Sci-Ed Update 268
Bird flu, Guide to the HAPS conference, Nose shape, Three-parent offspring, Flying through body tissues, Deep elaboration, nanoparticles affect microbiome; the human pangenome
A frightening virus is killing a massive number of wild birds
Scientists have never seen anything like it.
While hundreds of humans have contracted H5N1 over the years — and many of them have died — those cases usually involve extremely high exposure to infected poultry. Biologically speaking, the virus isn’t well equipped to overtake our immune systems and spread quickly among human populations.
The problem for us is that viruses, and especially influenza viruses, evolve quickly. Not only do they mutate, but they can also swap entire portions of their genomes with other viruses if they infect the same hosts. Under the right circumstances, this evolution could give them the tools to replicate more easily in mammals, which would make them more threatening to humans. (My colleague Keren Landman and I go into this in detail here.)
The risk of the virus morphing into a human threat remain slim, yet the outbreak in wild birds may push it in that direction.
During most past outbreaks, only poultry farms were badly infected, so countries could kill giant flocks of infected farm birds and exercise other biosecurity measures to stem the spread. That’s what happened during the outbreak in 2014 and 2015. In this case, however, wild birds are also a reservoir for highly pathogenic influenza. So no matter how much culling farmers do, wild birds could still pass H5N1 over to domestic populations.
Read more→ AandP.info/86j
Kevin’s Unofficial Guide to the HAPS Conference
Veteran HAPS member and President Emeritus Kevin Patton gives his advice on having the best experience at the HAPS Annual Conference. Includes call-ins from Jerry Anzalone and Mindi Fried, plus music from Greg Crowther. Extra-long bonus episode.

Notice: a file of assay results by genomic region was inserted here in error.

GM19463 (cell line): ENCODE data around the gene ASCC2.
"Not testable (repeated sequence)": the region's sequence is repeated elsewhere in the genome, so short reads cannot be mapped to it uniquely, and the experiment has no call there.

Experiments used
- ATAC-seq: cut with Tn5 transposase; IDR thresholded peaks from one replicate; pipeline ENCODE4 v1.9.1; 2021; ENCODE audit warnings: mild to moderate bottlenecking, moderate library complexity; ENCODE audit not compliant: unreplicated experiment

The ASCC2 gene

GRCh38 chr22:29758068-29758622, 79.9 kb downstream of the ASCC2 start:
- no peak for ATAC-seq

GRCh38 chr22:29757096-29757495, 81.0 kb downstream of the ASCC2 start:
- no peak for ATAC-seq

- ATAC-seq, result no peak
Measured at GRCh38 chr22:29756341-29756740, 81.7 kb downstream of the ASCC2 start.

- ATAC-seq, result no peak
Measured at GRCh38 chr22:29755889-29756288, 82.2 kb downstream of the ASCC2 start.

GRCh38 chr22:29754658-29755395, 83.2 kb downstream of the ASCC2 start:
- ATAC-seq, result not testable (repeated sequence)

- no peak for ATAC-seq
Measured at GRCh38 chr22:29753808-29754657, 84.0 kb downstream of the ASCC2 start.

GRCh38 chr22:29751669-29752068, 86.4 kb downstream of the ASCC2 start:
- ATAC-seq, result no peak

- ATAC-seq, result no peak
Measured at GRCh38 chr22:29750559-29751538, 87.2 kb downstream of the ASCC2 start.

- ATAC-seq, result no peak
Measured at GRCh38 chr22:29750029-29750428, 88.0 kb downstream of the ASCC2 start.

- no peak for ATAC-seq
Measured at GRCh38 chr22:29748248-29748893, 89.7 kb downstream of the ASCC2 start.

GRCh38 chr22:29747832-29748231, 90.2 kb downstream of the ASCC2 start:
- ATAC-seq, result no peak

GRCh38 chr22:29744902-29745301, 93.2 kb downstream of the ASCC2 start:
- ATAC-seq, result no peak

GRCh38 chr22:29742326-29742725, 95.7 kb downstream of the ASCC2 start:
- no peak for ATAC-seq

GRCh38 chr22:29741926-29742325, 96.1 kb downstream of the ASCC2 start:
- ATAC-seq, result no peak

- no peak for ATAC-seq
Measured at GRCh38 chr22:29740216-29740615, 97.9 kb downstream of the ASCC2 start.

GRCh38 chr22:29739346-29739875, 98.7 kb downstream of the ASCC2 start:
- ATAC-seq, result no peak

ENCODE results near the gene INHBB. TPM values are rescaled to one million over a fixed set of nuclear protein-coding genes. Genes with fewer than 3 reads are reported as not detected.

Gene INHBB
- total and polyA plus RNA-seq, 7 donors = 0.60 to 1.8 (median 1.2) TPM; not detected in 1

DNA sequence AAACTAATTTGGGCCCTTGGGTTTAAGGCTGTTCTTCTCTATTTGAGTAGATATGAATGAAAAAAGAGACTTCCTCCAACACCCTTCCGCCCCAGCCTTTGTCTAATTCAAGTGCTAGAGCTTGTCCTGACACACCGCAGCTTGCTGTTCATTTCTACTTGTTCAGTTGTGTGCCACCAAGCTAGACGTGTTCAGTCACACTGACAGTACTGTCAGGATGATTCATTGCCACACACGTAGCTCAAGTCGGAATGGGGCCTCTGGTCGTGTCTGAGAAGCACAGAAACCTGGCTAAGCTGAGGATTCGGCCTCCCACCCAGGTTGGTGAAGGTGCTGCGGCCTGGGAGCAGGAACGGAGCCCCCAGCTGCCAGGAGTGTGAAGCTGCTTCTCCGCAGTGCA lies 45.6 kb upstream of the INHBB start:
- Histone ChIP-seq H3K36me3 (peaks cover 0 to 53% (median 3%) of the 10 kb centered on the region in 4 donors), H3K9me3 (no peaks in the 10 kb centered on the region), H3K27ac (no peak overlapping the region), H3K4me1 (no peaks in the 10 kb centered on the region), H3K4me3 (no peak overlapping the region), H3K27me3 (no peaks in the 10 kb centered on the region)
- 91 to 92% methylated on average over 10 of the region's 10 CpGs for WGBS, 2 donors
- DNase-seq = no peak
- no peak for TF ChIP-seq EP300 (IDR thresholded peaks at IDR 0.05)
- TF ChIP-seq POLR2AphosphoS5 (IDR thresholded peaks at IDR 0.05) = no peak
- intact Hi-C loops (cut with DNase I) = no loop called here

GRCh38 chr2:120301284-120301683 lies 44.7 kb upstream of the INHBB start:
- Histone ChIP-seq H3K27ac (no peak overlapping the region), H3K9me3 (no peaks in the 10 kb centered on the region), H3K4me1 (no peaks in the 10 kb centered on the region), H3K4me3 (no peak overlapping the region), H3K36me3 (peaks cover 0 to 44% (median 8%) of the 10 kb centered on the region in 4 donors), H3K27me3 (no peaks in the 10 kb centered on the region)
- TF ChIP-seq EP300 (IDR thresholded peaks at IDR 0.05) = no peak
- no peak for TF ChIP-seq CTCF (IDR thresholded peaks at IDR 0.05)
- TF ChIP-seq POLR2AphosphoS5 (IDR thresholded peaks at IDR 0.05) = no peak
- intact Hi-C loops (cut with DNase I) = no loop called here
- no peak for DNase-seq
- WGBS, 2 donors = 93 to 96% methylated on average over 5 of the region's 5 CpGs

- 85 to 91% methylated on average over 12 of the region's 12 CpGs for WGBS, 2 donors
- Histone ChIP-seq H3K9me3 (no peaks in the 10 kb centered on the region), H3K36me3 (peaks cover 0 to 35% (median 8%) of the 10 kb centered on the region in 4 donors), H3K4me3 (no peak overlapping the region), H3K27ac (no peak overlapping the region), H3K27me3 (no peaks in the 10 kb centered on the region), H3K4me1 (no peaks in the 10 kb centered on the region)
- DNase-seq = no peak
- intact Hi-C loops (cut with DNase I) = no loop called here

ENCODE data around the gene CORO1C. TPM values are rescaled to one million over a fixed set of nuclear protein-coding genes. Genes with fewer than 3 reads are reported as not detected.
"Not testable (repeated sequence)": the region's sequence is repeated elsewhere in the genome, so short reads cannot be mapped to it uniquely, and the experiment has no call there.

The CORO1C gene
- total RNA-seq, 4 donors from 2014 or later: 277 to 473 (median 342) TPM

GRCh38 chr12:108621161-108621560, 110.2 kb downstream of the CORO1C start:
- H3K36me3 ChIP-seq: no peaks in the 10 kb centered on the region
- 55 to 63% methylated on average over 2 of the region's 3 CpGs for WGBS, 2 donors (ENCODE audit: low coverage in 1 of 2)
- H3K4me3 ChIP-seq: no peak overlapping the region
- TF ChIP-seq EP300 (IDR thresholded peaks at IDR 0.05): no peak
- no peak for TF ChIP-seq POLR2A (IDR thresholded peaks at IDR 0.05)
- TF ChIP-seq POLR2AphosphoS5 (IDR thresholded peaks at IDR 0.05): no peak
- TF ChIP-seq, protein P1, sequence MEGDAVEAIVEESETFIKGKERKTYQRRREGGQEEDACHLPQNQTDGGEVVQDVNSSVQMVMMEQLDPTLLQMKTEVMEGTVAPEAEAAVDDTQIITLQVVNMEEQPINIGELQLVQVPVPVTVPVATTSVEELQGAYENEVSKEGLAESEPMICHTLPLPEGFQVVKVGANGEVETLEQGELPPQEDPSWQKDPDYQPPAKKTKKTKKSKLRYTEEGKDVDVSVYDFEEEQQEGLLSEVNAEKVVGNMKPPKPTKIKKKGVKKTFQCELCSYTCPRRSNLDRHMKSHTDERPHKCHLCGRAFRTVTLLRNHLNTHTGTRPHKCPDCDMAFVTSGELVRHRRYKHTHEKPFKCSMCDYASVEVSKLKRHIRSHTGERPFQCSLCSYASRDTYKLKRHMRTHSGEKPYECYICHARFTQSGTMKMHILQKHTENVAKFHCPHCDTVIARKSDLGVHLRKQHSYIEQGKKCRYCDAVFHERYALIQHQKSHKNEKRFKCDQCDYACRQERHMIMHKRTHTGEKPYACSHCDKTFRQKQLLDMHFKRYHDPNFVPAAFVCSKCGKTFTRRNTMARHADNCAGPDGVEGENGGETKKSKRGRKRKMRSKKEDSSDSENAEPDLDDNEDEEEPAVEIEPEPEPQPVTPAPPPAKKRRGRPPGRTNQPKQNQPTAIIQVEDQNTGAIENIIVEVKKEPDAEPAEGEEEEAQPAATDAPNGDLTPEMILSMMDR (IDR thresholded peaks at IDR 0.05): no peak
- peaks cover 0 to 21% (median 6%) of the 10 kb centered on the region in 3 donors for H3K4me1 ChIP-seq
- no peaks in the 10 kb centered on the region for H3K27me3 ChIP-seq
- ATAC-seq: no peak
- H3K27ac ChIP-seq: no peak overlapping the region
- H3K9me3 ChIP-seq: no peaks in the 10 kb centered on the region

07:19 | Way Before the Conference
11:23 | Just Before the Conference
27:12 | Structure of the Conference
30:25 | Musical Interlude: Greg Crowther
33:29 | Update Days
49:31 | Professional Development Approach
54:36 | Workshop Days (with Jerry Anzalone)
1:03:46| Mindi Calls In
1:06:08 | Other Stuff at the Meeting
1:11:31 | After the Conference
To listen to this episode, click on the player (if present) or this link→ open.spotify.com/episode/0nmRA3KFgOYZTESQBUgtUx
Nose shape gene inherited from Neanderthals
Humans inherited genetic material from Neanderthals that affects the shape of our noses, finds a new study led by UCL researchers.
The new Communications Biology study finds that a particular gene, which leads to a taller nose (from top to bottom), may have been the product of natural selection as ancient humans adapted to colder climates after leaving Africa.
Read more→ AandP.info/t7g
Baby born from three people's DNA in UK first
A baby has been born using three people's DNA for the first time in the UK, the fertility regulator has confirmed.
Most of their DNA comes from their two parents and around 0.1% from a third, donor woman.
The pioneering technique is an attempt to prevent children being born with devastating mitochondrial diseases.
Fewer than five such babies have been born, but no further details have been released.
Mitochondrial diseases are incurable and can be fatal within days or even hours of birth. Some families have lost multiple children and this technique is seen as the only option for them to have a healthy child of their own.
Mitochondria are the tiny compartments inside nearly every cell of the body that convert food into useable energy.
Defective mitochondria fail to fuel the body and lead to brain damage, muscle wasting, heart failure and blindness.
Read more→ AandP.info/yq0
‘Game changer’ method lets scientists peer into—and fly through—mouse bodies
Latest version of imaging technique enables use of thousands of antibodies that can map specific cell types